In the 1930s, a small weatherboard house was constructed on a quarter acre block in the growing suburb of Bassendean. Steel and heavy industries had come to this part of Perth, and workers came with them. One of those workers was my grandfather, Jock, and his wife, Violet and they came to live in this house.
Staying in the hills of Perth, walking the streets of Bassendean, wandering John Forrest National Park, imagining my grandparent’s lives. This was my two weeks at KSP.
No two days were the same. I wrote, of course. Quite a lot in fact. And the “word-count” momentum has continued since I arrived home. But so much more than this, I connected with my work, and my characters, in a way which was wonderful and magical.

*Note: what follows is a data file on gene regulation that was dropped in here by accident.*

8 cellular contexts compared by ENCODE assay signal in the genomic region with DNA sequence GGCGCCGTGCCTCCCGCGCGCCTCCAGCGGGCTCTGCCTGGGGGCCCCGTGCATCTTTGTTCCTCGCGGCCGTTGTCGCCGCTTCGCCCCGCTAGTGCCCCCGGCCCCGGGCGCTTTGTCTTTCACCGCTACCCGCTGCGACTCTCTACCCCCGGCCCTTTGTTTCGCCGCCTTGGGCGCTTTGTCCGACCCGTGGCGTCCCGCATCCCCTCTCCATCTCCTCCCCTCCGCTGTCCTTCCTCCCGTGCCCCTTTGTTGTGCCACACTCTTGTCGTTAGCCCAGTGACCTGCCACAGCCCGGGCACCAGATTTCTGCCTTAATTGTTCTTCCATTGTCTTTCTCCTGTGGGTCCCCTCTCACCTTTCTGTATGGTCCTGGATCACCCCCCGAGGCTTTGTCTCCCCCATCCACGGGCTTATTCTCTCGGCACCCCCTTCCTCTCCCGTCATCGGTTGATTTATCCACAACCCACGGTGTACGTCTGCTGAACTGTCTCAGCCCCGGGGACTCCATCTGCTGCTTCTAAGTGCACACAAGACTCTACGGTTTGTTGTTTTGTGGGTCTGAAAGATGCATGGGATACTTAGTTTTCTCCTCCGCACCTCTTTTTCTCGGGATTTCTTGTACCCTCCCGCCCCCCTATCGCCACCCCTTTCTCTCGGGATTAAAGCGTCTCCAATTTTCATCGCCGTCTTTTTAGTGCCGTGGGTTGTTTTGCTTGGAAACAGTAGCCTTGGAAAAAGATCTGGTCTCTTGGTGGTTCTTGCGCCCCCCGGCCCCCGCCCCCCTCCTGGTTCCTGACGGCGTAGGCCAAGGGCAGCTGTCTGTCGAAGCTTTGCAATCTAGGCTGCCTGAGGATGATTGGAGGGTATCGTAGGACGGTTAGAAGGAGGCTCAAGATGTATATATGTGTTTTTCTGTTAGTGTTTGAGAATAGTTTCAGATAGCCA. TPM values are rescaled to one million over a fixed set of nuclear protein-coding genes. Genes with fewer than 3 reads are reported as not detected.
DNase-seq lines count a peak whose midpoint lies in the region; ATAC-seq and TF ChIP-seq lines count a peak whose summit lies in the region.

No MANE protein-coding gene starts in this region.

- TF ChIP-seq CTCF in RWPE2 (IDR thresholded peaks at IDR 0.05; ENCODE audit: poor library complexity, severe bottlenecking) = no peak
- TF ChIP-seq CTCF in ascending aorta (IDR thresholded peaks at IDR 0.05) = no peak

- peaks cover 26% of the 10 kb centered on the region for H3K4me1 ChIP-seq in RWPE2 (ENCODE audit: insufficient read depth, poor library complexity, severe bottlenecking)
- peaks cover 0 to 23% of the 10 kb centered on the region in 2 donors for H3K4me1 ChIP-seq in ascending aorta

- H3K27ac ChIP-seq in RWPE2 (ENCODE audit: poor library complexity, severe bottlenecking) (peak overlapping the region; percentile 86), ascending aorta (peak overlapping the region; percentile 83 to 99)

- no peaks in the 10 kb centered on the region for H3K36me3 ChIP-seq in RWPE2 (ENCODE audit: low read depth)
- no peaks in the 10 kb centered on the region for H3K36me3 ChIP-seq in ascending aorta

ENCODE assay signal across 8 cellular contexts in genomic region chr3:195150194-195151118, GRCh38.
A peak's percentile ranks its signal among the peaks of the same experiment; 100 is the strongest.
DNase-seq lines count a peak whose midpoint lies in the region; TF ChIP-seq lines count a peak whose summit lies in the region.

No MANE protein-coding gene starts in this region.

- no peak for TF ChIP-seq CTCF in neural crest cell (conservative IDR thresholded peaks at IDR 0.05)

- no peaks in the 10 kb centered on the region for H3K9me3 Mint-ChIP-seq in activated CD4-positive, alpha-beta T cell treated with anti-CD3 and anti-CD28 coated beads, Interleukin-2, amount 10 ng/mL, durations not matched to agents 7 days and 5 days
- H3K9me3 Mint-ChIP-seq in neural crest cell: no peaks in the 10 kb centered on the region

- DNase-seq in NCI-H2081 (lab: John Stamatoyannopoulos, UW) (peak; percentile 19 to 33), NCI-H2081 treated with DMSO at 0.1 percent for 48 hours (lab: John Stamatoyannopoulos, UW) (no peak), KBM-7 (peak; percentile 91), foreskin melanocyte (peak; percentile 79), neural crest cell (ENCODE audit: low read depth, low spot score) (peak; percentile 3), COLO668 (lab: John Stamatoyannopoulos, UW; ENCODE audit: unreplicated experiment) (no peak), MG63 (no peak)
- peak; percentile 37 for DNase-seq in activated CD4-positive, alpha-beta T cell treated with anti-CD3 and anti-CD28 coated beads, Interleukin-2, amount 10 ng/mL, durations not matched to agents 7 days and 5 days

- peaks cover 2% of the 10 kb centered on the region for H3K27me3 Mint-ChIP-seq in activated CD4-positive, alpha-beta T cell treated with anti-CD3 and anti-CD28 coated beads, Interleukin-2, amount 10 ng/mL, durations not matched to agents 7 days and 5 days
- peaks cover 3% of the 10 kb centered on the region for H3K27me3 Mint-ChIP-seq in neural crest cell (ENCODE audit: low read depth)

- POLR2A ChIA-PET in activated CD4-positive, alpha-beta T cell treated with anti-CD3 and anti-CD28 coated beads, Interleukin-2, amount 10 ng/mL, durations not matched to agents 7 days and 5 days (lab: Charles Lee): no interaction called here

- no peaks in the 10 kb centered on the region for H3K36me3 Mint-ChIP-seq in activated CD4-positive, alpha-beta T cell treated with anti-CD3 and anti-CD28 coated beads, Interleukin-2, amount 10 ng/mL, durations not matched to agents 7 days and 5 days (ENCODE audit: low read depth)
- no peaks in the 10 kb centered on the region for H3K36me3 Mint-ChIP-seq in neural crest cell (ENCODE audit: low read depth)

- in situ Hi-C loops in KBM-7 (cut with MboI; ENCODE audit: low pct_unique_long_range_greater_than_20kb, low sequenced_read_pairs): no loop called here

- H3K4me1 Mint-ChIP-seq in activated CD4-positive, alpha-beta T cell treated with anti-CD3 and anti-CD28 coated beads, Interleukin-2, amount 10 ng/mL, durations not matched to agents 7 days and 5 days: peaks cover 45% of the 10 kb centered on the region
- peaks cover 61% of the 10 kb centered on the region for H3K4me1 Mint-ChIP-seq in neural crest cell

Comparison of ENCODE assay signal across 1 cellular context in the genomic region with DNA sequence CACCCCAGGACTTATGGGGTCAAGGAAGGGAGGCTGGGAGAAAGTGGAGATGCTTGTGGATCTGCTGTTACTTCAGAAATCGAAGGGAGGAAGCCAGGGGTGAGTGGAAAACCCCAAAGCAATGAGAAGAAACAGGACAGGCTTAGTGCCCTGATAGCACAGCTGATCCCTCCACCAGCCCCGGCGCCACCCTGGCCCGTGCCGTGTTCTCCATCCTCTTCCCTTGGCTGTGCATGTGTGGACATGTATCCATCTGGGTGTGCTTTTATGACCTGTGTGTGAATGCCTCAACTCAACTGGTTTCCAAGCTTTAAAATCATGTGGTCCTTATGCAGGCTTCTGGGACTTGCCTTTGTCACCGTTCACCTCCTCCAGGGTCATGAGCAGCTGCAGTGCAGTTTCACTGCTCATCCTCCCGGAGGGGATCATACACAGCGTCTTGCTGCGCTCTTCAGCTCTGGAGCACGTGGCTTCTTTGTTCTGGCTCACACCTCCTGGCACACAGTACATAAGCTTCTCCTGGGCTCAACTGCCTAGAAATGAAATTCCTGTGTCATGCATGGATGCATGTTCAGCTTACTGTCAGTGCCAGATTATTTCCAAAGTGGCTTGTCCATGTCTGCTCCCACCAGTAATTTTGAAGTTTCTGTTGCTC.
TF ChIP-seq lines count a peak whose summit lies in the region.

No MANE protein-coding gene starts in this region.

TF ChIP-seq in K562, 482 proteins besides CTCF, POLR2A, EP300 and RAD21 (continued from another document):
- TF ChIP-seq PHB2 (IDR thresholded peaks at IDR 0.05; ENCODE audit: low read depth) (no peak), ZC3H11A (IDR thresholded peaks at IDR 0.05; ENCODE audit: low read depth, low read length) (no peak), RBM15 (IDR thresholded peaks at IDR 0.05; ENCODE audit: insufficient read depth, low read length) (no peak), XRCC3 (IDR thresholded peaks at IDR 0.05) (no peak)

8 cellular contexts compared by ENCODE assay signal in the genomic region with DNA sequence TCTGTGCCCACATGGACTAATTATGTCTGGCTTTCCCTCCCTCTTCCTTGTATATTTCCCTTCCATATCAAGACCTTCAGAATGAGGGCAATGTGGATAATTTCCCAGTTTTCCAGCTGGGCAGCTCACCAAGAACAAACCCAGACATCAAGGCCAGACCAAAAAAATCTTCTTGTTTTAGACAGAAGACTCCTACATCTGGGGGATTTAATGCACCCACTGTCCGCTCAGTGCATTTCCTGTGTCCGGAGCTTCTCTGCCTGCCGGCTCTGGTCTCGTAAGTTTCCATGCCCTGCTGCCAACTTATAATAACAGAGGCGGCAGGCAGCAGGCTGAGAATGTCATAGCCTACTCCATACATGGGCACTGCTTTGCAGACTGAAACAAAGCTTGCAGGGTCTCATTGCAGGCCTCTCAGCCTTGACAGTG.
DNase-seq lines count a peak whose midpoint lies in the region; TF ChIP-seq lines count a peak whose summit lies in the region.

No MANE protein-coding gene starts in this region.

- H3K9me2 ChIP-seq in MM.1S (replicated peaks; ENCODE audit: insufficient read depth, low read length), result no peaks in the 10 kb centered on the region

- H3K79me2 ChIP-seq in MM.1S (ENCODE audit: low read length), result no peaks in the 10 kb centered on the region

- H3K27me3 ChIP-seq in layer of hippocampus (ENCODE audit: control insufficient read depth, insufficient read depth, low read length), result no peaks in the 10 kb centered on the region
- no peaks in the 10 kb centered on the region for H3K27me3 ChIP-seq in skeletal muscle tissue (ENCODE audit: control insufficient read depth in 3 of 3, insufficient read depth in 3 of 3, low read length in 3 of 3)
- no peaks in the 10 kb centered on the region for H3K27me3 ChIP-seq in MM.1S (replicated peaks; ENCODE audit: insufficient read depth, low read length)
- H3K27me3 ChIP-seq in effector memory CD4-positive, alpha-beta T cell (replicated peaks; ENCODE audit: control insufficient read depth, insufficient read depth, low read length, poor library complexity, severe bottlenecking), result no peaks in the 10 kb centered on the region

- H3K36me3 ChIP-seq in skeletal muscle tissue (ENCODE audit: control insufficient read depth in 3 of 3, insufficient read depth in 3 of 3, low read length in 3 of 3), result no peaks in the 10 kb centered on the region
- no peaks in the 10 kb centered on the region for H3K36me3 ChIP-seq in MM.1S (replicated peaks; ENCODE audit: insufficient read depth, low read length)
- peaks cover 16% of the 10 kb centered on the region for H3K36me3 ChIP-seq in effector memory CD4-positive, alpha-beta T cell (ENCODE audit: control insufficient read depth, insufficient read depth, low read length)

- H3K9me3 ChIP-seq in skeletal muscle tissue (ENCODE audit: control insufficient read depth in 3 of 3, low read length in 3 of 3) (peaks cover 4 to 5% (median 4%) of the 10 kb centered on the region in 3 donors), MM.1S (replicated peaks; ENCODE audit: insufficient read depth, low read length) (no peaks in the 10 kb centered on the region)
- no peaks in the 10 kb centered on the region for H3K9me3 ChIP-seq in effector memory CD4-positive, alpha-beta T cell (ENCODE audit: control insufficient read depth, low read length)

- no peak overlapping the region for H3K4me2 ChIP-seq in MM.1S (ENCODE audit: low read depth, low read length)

It was important to me in going to stay at KSP that I let things happen. I was, and somewhat still am, a control nut. I plan my week in advance, allotting writing time, chores, social, work. Everything.
I wanted to approach KSP differently because I wanted to approach the project differently. With purpose, but with freedom. Without a road map, but with a sense of direction. If I am going to do this work, I want to enjoy it.
I let go. I allowed it to happen. I turned up to the page. And it worked.
By the time I left KSP, I had far exceeded my expectations in terms of output but, most importantly, I felt deeply in touch with my writing, my characters, and my story. This is something I think would not have been possible without the Fellowship and the support of my two co-residents, Sharon Barba and Karen Atkinson.